While f ields related to educational data analytics such as learning analytics are rapidly developing, the importance of institutional research is recognized from the viewpoint of assuring the quality of education and management assistance. To undertake organizational analysis and provide support that is tailored to individuals, the integration of these f ields will become increasingly important. In this study, as a framework for utilizing a method of learning analytics for institutional research and student support, we investigated a method for modeling the transition process of students’ learning states by using Bayesian networks. Its applicability was investigated based on the results of numerical simulations conducted as a part of the study.
The purposes of this study were to develop a “Lecture Attitude Scale,” examine its reliability and validity, and investigate its impact through the “Active Learning (Externalization) Scale” on learning outcomes. A questionnaire survey was administered to 1,854 undergraduate students. The main f inding was that attitudes toward lectures mediated by attitudes toward active learning had a positive ef fect on the development of competencies and the approach to deep learning. This result suggests that attitudes toward lectures can have an impact on learning outcomes, and that it is important to improve the quality of lectures to develop students' competencies and deepen their learning.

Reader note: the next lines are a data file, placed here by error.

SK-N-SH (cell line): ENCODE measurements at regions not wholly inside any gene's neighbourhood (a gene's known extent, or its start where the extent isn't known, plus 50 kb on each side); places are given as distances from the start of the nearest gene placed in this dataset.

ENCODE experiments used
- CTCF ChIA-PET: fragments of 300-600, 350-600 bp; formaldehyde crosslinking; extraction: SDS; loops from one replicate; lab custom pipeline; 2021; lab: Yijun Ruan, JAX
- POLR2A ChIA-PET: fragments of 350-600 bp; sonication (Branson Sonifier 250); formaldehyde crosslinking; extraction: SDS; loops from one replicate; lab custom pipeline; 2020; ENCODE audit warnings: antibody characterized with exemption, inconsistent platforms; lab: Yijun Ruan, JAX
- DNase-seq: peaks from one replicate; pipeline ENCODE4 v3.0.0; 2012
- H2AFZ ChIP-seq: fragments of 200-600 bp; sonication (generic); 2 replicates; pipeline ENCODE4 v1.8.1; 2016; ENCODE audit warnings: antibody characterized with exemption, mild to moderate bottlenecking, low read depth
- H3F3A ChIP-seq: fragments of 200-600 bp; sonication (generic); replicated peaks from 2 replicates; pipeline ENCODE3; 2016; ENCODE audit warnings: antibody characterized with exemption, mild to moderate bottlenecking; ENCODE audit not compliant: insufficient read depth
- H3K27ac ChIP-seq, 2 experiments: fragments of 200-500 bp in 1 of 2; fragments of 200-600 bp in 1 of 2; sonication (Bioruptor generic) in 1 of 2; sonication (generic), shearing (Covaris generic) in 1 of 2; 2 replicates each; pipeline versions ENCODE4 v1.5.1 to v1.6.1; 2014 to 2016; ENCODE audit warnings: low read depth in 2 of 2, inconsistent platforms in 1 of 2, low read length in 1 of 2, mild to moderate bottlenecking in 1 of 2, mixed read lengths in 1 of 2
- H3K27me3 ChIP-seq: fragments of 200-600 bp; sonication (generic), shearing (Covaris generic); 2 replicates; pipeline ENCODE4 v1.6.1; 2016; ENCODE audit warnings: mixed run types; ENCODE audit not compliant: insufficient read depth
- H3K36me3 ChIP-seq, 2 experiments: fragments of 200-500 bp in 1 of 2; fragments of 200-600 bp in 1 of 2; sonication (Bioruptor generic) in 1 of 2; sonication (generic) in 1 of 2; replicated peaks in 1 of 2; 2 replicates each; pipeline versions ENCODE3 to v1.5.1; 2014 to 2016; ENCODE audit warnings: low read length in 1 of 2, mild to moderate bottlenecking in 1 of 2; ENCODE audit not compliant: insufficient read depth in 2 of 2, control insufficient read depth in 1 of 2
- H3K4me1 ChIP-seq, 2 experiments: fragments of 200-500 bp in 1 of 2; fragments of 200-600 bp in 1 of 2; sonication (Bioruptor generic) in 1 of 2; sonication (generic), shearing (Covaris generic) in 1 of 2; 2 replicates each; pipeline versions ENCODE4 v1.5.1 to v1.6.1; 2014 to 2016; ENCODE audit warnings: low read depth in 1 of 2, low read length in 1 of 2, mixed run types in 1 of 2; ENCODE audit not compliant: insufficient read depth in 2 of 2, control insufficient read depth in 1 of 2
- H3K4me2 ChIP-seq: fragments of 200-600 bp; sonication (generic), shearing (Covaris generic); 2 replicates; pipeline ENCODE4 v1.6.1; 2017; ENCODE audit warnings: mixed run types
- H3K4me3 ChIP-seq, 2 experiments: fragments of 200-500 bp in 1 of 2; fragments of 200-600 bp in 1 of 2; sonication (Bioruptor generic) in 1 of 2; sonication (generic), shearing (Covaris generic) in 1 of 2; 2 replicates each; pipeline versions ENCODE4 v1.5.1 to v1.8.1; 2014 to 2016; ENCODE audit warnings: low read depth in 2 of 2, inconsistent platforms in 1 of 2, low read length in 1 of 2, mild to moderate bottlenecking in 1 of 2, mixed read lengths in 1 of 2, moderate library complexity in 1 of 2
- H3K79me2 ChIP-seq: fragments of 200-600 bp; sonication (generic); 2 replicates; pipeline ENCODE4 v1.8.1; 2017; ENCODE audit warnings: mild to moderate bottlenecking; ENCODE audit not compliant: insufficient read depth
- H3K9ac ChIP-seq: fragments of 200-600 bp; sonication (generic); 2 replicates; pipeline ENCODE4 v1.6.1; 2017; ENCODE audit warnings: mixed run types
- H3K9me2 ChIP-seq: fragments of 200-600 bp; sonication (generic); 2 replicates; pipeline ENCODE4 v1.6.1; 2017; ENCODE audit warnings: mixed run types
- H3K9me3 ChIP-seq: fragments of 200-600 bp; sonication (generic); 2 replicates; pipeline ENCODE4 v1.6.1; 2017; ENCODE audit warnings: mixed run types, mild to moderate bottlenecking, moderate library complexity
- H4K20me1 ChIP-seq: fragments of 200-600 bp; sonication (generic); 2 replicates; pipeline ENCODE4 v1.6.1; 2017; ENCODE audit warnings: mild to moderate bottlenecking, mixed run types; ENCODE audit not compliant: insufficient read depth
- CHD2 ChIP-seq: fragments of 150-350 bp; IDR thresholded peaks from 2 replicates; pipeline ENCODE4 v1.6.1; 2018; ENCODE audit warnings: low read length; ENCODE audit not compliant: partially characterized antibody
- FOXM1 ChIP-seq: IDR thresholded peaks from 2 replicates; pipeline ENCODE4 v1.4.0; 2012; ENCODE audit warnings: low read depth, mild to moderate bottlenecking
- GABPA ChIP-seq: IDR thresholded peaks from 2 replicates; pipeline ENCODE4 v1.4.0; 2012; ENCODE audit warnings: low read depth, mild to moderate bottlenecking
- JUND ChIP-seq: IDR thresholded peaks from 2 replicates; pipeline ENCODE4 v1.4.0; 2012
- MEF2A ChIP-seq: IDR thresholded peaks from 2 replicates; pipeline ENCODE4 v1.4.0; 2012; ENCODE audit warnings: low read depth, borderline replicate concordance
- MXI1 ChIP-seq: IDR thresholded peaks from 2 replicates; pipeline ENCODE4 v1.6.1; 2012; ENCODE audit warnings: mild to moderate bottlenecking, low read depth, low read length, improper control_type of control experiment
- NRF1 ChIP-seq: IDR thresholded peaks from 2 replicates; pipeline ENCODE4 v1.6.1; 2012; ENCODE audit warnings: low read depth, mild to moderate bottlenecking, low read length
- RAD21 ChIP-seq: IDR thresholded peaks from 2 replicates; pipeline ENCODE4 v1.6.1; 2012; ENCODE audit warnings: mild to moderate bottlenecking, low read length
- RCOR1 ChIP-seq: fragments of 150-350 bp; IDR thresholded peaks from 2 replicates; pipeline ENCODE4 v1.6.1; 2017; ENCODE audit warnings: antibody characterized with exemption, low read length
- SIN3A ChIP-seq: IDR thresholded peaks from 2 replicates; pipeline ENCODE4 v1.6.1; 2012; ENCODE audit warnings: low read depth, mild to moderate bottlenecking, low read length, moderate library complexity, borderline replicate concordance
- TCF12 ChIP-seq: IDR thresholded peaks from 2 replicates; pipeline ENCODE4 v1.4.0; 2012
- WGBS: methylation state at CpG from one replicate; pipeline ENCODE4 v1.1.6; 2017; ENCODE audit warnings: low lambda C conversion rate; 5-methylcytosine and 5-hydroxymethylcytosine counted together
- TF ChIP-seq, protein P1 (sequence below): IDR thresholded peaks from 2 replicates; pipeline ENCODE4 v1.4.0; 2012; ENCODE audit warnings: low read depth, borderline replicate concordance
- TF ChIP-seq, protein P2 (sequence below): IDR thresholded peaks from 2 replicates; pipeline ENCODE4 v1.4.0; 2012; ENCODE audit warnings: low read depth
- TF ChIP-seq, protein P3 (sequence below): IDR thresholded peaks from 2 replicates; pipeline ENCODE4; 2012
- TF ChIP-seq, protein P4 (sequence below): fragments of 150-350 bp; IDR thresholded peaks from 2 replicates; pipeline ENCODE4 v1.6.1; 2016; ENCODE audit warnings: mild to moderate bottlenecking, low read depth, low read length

Abstract People can attend university lectures for free even in distant places by using MOOCs (Massive Open Online Courses). However, there is not much research that has empirically evaluated what is learned in academic disciplines at such courses. In this study, we evaluated what is learned in the discipline of history by taking a course on historical science. Results showed that the participants acquired more than 80% of the historical knowledge through the course assignments and about 68% of historical thinking skills through the course assignment. Moreover, we also evaluated historical thinking skills by comparing the pre-results with the post-results. They showed that there was a signif icant increase although the effect size was very small. Based on these results, we discussed how to improve methods by adopting blended learning and employing the mechanism of CSCL (Computer-Supported Collaborative Learning).